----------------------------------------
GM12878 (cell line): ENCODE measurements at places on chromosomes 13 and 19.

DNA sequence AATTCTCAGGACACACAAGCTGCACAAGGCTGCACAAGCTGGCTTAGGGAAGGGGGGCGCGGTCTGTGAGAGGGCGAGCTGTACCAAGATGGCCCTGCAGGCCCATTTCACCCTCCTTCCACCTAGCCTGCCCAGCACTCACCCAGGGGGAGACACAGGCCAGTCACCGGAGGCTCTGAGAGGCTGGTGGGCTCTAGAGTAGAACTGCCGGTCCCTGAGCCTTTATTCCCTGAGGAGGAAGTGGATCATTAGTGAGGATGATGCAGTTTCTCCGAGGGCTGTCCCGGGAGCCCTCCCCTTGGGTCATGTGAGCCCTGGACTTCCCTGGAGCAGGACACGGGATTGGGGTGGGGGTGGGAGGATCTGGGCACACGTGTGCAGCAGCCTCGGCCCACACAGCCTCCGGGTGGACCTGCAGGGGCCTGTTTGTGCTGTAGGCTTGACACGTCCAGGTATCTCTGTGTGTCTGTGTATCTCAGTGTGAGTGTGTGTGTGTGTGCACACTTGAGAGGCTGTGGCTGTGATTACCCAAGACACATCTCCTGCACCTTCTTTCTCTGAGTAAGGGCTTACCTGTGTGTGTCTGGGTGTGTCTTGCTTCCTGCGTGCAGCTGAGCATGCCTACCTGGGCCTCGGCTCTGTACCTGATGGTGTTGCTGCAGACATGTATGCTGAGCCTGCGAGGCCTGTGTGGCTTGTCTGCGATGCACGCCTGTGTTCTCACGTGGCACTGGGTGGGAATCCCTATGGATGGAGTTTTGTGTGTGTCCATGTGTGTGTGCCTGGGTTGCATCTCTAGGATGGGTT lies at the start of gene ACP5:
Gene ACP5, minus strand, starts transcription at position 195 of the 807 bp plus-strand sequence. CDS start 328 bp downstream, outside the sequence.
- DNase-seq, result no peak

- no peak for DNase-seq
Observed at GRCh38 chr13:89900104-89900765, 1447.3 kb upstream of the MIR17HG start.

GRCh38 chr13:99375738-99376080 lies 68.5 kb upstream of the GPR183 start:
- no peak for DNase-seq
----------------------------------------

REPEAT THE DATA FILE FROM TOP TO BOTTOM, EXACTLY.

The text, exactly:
GM12878 (cell line): ENCODE measurements at places on chromosomes 13 and 19.

DNA sequence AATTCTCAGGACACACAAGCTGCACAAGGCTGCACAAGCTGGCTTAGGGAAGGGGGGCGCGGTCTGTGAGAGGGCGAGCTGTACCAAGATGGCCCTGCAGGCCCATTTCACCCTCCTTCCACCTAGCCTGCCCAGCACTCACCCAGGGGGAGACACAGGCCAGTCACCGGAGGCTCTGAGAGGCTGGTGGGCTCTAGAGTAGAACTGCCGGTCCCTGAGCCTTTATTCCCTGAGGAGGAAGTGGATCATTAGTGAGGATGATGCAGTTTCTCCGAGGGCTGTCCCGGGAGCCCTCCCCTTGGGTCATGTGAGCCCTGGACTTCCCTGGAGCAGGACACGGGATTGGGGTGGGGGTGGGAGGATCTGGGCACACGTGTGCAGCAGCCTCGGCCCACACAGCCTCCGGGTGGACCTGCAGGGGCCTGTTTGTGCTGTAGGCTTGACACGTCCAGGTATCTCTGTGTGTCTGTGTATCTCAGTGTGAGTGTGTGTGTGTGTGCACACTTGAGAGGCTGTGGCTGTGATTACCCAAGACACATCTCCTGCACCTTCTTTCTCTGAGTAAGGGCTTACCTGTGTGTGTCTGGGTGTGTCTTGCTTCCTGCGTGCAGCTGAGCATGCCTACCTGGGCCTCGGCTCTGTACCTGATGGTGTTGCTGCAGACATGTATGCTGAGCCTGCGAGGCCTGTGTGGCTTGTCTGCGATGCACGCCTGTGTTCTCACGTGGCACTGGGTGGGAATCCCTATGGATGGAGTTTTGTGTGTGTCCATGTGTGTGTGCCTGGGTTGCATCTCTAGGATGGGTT lies at the start of gene ACP5:
Gene ACP5, minus strand, starts transcription at position 195 of the 807 bp plus-strand sequence. CDS start 328 bp downstream, outside the sequence.
- DNase-seq, result no peak

- no peak for DNase-seq
Observed at GRCh38 chr13:89900104-89900765, 1447.3 kb upstream of the MIR17HG start.

GRCh38 chr13:99375738-99376080 lies 68.5 kb upstream of the GPR183 start:
- no peak for DNase-seq